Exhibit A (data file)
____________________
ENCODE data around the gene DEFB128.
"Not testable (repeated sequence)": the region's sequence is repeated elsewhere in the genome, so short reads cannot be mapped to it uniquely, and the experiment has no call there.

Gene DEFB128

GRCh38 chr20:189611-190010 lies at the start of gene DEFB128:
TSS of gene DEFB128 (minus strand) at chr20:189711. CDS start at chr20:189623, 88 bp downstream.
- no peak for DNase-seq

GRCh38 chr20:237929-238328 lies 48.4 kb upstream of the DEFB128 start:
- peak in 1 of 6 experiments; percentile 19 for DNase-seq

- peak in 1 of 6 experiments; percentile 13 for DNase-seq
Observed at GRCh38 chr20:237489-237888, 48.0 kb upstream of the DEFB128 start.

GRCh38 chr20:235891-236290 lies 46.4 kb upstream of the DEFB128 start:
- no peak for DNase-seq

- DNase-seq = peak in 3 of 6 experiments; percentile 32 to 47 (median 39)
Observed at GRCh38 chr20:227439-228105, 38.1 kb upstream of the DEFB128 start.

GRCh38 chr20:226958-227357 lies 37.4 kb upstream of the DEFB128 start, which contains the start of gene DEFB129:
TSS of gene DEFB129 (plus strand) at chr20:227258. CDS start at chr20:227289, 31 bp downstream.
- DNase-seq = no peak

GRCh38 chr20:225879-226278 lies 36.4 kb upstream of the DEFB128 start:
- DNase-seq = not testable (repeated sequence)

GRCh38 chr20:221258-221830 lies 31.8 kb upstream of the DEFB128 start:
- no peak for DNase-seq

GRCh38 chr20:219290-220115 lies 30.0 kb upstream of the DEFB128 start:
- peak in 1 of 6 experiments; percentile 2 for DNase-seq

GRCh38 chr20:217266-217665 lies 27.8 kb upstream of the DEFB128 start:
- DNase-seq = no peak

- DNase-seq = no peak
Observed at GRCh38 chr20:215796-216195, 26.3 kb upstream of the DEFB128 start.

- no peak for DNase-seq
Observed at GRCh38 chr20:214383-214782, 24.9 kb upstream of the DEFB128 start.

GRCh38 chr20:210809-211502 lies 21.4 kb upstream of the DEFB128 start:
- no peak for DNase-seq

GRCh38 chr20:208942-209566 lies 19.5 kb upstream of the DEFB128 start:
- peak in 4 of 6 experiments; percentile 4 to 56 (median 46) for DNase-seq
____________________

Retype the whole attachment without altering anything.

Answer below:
ENCODE data around the gene DEFB128.
"Not testable (repeated sequence)": the region's sequence is repeated elsewhere in the genome, so short reads cannot be mapped to it uniquely, and the experiment has no call there.

Gene DEFB128

GRCh38 chr20:189611-190010 lies at the start of gene DEFB128:
TSS of gene DEFB128 (minus strand) at chr20:189711. CDS start at chr20:189623, 88 bp downstream.
- no peak for DNase-seq

GRCh38 chr20:237929-238328 lies 48.4 kb upstream of the DEFB128 start:
- peak in 1 of 6 experiments; percentile 19 for DNase-seq

- peak in 1 of 6 experiments; percentile 13 for DNase-seq
Observed at GRCh38 chr20:237489-237888, 48.0 kb upstream of the DEFB128 start.

GRCh38 chr20:235891-236290 lies 46.4 kb upstream of the DEFB128 start:
- no peak for DNase-seq

- DNase-seq = peak in 3 of 6 experiments; percentile 32 to 47 (median 39)
Observed at GRCh38 chr20:227439-228105, 38.1 kb upstream of the DEFB128 start.

GRCh38 chr20:226958-227357 lies 37.4 kb upstream of the DEFB128 start, which contains the start of gene DEFB129:
TSS of gene DEFB129 (plus strand) at chr20:227258. CDS start at chr20:227289, 31 bp downstream.
- DNase-seq = no peak

GRCh38 chr20:225879-226278 lies 36.4 kb upstream of the DEFB128 start:
- DNase-seq = not testable (repeated sequence)

GRCh38 chr20:221258-221830 lies 31.8 kb upstream of the DEFB128 start:
- no peak for DNase-seq

GRCh38 chr20:219290-220115 lies 30.0 kb upstream of the DEFB128 start:
- peak in 1 of 6 experiments; percentile 2 for DNase-seq

GRCh38 chr20:217266-217665 lies 27.8 kb upstream of the DEFB128 start:
- DNase-seq = no peak

- DNase-seq = no peak
Observed at GRCh38 chr20:215796-216195, 26.3 kb upstream of the DEFB128 start.

- no peak for DNase-seq
Observed at GRCh38 chr20:214383-214782, 24.9 kb upstream of the DEFB128 start.

GRCh38 chr20:210809-211502 lies 21.4 kb upstream of the DEFB128 start:
- no peak for DNase-seq

GRCh38 chr20:208942-209566 lies 19.5 kb upstream of the DEFB128 start:
- peak in 4 of 6 experiments; percentile 4 to 56 (median 46) for DNase-seq